Just like a live writing conference, I soaked in information until it oozed out of my brain. The top epiphanies swirling around in my head right now:

“What is your business model?” (Yes, authors, you are a business.)

“Sell the hook, not the book.”

“Always be a professional.”

“Define your dreams.”

“Agents ARE looking at your social media platform.”

“Invest in cover art: we do judge a book by its cover.”

“What do you want social media to do for you? Figure it out, then you can make it happen.”

“A villain is the hero of his own journey.”

“Do the research. If you don’t, others will and slam you for it.”

“What’s my word cloud?”

Lest you think it was all business and no fun, hilarity abounded in the comments, and Sunday was ‘Pajama Day’ and those brave enough showed up on their video cameras or snapped a photo and entered the ‘PajamaCon’ contest. I learned a lot, made some friends, and felt I got my money’s worth. All from the comfort of my own house. Being able to attend from my own home is a special help to me right now, as I continue to go through physical therapy, and travel is not good for my condition at all.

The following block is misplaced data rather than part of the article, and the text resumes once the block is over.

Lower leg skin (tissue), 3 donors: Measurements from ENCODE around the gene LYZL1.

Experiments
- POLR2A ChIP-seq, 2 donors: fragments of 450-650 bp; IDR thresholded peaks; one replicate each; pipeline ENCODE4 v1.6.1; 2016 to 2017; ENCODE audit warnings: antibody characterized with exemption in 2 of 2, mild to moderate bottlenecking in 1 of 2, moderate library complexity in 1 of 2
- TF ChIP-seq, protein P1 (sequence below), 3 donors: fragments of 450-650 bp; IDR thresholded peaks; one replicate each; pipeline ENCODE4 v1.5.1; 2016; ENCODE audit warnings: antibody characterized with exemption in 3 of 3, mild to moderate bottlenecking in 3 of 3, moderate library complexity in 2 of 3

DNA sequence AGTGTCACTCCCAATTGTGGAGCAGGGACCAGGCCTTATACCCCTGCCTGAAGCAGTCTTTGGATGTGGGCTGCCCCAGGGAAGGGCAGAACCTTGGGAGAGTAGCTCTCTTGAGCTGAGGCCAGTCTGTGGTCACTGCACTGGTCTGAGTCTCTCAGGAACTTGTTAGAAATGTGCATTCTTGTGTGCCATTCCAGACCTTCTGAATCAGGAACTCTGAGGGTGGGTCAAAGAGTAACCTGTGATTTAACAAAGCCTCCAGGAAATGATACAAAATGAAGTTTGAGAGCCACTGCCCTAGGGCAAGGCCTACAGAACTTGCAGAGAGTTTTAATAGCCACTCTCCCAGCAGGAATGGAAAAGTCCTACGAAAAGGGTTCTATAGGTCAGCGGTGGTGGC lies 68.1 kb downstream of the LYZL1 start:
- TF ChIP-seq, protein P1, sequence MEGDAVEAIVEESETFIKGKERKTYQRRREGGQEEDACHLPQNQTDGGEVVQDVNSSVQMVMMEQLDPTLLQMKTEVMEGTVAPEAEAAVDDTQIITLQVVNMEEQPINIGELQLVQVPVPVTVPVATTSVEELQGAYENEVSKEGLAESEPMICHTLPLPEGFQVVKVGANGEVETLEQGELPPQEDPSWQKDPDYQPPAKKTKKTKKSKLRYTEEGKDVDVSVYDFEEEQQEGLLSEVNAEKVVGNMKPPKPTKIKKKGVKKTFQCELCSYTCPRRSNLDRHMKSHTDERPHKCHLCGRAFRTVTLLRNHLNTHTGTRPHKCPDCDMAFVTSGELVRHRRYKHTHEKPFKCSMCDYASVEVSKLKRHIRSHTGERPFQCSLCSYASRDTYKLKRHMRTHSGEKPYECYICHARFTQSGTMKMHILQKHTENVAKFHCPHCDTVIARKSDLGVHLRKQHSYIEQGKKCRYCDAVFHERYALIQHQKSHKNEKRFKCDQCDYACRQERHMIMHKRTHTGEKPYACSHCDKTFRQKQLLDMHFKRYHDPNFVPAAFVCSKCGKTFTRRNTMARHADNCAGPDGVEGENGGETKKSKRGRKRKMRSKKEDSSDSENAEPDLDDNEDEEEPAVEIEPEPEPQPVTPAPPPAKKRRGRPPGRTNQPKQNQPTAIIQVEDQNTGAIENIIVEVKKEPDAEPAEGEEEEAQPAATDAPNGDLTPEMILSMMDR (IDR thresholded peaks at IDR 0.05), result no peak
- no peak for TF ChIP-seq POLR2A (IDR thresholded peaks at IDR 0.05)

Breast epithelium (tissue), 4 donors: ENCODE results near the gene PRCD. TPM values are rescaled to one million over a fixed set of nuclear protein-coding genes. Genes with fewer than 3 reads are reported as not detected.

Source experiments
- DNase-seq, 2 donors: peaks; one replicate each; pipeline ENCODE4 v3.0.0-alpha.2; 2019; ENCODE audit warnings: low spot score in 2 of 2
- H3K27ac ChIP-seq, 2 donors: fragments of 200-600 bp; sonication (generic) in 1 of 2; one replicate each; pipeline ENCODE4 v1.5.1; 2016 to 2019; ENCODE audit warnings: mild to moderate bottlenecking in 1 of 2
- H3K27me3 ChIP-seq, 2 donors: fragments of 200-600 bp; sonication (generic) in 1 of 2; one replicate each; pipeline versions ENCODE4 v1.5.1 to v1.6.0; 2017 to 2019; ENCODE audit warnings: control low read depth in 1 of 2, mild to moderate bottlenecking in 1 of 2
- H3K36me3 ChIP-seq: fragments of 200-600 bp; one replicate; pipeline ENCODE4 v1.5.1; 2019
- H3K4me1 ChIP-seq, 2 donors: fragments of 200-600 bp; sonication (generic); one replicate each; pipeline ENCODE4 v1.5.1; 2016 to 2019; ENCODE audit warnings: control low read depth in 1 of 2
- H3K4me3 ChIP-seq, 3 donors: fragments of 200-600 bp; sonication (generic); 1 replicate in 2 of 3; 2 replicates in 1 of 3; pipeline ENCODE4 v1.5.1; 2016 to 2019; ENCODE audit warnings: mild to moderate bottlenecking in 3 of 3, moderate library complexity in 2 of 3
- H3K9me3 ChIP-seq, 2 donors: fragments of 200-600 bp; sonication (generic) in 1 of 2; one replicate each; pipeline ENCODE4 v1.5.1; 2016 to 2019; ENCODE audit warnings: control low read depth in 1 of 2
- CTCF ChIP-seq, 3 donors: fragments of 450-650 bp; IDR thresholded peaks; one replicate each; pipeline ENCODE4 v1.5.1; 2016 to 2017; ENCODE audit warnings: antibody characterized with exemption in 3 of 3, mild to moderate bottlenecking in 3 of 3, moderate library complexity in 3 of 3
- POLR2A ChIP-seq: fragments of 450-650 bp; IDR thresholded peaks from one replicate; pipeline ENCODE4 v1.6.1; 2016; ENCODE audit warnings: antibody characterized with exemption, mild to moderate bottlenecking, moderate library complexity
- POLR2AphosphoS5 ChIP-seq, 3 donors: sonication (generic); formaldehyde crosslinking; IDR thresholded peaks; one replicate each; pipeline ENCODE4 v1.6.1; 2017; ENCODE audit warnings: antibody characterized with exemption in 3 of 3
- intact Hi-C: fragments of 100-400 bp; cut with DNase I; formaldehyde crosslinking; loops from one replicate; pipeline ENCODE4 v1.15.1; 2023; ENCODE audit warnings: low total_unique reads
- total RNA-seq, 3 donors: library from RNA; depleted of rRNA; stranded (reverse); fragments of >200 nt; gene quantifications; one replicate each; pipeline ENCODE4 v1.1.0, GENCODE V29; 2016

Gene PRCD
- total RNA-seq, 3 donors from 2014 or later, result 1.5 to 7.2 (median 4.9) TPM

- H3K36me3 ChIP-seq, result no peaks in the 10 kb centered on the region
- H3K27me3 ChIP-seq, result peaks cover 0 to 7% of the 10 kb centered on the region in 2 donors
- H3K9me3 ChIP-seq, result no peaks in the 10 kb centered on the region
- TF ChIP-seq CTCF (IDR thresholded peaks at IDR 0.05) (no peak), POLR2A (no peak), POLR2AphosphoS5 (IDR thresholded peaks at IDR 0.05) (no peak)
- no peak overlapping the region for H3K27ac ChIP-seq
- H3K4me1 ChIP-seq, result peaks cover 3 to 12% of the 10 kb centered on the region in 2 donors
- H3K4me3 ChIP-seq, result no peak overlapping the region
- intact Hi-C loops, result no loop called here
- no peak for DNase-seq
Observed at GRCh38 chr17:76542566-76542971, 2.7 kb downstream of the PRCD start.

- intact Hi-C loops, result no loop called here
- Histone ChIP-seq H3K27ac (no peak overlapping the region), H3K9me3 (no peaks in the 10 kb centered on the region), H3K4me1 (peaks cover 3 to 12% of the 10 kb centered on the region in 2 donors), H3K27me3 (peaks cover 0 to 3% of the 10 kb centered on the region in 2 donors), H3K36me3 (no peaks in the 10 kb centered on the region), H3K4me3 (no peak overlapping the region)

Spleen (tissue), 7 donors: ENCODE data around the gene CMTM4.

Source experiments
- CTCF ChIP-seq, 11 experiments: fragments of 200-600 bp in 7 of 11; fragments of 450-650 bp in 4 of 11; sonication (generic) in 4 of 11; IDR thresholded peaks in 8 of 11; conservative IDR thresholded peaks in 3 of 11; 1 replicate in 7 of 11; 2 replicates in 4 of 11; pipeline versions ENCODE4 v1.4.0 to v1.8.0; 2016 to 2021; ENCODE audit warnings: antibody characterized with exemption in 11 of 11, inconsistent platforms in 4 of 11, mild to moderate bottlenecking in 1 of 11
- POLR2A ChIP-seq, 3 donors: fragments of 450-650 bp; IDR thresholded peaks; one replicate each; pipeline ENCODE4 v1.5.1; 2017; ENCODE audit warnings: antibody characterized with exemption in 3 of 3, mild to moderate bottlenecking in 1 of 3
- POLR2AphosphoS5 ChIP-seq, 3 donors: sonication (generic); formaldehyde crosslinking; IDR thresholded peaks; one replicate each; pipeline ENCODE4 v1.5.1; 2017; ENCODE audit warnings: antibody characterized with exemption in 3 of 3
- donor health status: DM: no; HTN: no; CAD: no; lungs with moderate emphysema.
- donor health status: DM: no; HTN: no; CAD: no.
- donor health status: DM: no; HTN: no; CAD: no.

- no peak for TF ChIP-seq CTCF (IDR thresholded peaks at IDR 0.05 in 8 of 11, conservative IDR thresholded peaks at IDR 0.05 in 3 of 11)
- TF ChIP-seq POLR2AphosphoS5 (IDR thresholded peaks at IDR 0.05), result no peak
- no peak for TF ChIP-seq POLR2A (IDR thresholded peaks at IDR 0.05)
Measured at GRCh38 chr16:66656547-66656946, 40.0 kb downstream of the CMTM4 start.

To sum up, here are my pros and cons for a digital writing conference:


  • Save on travel costs
  • Schedule availability
  • Can continue with everyday life (I didn’t have to get a cat sitter)
  • Advantage for those with physical disabilities or other special health needs
  • Save money on restaurants, bars, cabs, and the like
  • No rubber chicken dinners (unless you cook rubber chickens like I do)
  • No box lunches
  • Pajamas!
  • Won’t mess up your diet (unless you want to)
  • Easier to engage in in-depth conversations with others that can be hard for introverts to initiate
  • Already on your computer so you can follow along and put into practice what you learn about social media
  • Can take important calls or emails if you need to
  • No worries about long bathroom lines
  • Pajamas!
  • No need to cancel attendance for weather reasons
  • Don’t have to sit in airports